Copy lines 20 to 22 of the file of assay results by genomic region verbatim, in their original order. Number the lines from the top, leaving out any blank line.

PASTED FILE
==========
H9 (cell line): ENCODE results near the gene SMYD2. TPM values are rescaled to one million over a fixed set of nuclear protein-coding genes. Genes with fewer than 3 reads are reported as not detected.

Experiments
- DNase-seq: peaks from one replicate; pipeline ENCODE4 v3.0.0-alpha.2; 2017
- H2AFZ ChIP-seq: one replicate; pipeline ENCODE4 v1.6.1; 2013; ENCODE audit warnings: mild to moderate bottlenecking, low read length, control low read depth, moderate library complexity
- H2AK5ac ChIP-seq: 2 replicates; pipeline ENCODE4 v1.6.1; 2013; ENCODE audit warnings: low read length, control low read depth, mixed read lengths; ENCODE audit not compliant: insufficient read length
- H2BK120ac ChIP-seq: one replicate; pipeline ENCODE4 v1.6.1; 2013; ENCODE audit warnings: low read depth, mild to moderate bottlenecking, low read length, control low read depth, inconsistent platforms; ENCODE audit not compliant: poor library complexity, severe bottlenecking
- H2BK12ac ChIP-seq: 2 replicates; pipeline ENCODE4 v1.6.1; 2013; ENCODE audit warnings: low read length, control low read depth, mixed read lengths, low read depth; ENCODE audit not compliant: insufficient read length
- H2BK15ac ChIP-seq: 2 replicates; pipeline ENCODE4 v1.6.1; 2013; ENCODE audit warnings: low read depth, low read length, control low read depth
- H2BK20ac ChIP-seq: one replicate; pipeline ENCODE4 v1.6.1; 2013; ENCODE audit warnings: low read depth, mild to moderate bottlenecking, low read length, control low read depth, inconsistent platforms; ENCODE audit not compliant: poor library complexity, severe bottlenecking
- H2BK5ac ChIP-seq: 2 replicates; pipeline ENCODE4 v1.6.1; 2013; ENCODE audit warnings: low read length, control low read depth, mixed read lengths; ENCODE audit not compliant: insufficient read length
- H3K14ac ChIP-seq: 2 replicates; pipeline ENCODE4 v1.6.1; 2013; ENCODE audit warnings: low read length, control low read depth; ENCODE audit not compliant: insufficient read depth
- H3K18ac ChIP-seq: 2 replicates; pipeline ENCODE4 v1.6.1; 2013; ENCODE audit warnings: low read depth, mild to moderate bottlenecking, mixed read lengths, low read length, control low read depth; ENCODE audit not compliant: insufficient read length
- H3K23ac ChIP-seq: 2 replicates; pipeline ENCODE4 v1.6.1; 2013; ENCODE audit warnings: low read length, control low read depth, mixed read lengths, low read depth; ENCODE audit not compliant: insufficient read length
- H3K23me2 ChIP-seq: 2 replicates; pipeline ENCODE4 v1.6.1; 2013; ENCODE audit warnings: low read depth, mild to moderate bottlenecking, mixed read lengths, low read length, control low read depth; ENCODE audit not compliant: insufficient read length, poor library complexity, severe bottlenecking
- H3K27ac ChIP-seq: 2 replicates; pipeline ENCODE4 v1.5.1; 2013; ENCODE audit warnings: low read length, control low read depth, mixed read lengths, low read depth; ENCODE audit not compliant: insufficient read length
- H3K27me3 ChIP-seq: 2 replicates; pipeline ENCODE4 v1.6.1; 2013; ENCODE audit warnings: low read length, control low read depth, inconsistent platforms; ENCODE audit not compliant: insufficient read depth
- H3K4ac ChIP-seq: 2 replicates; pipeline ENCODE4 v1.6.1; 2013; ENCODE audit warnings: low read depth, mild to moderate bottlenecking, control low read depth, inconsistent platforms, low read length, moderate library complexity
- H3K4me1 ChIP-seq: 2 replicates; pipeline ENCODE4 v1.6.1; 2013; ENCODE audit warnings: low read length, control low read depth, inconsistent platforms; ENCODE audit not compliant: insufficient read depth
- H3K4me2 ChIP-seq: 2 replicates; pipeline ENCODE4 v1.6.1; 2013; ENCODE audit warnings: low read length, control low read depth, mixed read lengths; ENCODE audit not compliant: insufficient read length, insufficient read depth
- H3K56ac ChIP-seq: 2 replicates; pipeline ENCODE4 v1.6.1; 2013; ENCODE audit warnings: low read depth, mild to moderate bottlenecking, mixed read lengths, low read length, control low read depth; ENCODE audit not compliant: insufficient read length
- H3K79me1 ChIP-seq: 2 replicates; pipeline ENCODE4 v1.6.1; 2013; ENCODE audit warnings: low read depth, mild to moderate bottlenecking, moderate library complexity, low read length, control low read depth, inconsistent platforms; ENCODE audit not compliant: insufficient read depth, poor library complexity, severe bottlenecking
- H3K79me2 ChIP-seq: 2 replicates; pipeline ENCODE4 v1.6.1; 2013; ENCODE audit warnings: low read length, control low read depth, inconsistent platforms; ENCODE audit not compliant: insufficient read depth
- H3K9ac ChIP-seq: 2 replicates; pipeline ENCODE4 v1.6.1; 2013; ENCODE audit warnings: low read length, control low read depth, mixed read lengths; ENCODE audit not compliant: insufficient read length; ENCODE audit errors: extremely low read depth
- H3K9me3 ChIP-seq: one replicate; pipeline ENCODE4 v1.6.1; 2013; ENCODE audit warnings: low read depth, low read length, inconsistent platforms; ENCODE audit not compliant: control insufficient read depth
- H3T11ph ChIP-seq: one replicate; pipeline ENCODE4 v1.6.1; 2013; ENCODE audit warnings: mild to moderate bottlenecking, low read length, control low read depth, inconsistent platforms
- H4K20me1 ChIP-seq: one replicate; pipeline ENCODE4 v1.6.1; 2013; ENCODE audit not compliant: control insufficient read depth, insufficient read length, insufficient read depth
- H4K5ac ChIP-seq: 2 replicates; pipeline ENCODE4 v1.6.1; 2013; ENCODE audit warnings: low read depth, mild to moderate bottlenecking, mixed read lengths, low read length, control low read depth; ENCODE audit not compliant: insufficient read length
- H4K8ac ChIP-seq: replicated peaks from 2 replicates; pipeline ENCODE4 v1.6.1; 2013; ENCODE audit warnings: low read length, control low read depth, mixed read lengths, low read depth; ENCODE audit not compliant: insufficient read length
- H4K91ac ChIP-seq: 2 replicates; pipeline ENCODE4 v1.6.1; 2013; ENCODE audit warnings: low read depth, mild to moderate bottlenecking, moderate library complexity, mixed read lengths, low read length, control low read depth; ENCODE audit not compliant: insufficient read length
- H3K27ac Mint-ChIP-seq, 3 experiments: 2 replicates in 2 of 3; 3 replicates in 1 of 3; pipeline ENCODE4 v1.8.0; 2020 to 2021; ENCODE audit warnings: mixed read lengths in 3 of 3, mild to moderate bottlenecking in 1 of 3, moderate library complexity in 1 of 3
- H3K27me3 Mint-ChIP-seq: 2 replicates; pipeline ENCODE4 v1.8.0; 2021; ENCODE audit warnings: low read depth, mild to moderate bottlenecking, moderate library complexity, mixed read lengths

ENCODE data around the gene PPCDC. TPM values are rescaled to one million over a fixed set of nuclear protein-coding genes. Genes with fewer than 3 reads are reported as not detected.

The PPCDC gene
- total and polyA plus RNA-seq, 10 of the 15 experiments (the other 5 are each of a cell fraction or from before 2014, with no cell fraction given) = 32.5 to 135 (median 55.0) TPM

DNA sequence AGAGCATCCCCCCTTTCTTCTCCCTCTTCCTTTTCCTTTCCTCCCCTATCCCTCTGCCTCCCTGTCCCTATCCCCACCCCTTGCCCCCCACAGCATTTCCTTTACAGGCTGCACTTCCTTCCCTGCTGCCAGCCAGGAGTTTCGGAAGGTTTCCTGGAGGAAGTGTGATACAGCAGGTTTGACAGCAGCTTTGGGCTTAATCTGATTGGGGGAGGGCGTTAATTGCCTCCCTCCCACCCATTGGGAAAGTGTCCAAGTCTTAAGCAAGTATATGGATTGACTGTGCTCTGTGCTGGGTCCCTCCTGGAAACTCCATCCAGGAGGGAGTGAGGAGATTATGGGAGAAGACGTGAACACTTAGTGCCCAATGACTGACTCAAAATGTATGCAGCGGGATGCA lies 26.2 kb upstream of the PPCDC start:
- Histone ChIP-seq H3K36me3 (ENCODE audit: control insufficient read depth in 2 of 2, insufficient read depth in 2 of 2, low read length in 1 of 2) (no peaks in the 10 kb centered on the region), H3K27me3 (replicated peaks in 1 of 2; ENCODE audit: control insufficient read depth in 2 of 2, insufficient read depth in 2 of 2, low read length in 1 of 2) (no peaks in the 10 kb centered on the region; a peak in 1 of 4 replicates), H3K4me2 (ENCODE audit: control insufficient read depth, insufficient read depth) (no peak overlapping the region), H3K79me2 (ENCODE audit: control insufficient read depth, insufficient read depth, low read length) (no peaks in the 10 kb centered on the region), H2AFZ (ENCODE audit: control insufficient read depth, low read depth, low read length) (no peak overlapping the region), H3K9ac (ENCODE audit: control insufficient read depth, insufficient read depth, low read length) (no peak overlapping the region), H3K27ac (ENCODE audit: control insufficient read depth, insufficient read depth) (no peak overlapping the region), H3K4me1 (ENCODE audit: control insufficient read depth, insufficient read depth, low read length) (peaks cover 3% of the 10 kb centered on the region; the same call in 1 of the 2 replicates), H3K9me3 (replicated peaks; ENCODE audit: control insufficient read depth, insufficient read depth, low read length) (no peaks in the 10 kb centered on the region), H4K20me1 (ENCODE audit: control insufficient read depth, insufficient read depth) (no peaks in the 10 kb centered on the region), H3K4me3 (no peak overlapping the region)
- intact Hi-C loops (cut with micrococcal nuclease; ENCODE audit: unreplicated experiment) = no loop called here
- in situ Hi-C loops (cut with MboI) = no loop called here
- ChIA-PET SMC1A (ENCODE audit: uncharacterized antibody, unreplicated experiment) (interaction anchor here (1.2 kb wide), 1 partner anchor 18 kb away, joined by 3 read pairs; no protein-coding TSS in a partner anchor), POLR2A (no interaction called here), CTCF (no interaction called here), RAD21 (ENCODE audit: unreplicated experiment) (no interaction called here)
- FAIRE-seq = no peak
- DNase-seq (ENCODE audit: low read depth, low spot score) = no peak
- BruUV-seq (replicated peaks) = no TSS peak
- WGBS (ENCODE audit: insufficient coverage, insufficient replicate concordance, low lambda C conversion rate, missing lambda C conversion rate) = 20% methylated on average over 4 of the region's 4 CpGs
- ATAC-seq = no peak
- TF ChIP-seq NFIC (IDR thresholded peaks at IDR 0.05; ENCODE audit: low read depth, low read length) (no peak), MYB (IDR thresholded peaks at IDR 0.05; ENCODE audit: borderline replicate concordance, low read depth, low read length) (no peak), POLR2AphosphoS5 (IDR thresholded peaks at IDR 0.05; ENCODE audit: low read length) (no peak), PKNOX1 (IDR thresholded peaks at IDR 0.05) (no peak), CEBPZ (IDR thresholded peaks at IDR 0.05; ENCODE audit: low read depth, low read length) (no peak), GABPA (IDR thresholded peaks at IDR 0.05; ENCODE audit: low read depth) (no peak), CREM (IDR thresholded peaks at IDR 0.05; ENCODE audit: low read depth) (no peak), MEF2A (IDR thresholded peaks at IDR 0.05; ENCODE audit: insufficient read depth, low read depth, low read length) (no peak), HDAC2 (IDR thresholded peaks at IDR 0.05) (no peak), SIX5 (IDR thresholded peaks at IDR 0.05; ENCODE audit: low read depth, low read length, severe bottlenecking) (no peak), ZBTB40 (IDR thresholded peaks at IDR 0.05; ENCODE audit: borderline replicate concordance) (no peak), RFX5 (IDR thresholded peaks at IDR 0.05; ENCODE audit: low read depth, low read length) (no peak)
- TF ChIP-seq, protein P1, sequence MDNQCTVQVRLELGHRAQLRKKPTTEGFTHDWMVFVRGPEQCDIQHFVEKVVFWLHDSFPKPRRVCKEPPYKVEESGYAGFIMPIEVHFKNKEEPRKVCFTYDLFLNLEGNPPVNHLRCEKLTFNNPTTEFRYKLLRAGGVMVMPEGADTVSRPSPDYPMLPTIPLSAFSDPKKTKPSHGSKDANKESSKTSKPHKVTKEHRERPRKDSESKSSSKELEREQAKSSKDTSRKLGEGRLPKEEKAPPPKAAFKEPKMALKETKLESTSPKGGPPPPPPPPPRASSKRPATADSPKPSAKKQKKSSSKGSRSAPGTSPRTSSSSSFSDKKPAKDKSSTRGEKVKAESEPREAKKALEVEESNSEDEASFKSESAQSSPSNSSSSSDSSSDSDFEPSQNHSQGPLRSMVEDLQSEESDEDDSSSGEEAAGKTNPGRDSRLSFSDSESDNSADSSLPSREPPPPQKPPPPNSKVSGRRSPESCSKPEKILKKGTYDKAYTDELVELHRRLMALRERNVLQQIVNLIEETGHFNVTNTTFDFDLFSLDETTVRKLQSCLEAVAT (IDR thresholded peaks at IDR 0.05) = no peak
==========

- H3K56ac ChIP-seq: 2 replicates; pipeline ENCODE4 v1.6.1; 2013; ENCODE audit warnings: low read depth, mild to moderate bottlenecking, mixed read lengths, low read length, control low read depth; ENCODE audit not compliant: insufficient read length
- H3K79me1 ChIP-seq: 2 replicates; pipeline ENCODE4 v1.6.1; 2013; ENCODE audit warnings: low read depth, mild to moderate bottlenecking, moderate library complexity, low read length, control low read depth, inconsistent platforms; ENCODE audit not compliant: insufficient read depth, poor library complexity, severe bottlenecking
- H3K79me2 ChIP-seq: 2 replicates; pipeline ENCODE4 v1.6.1; 2013; ENCODE audit warnings: low read length, control low read depth, inconsistent platforms; ENCODE audit not compliant: insufficient read depth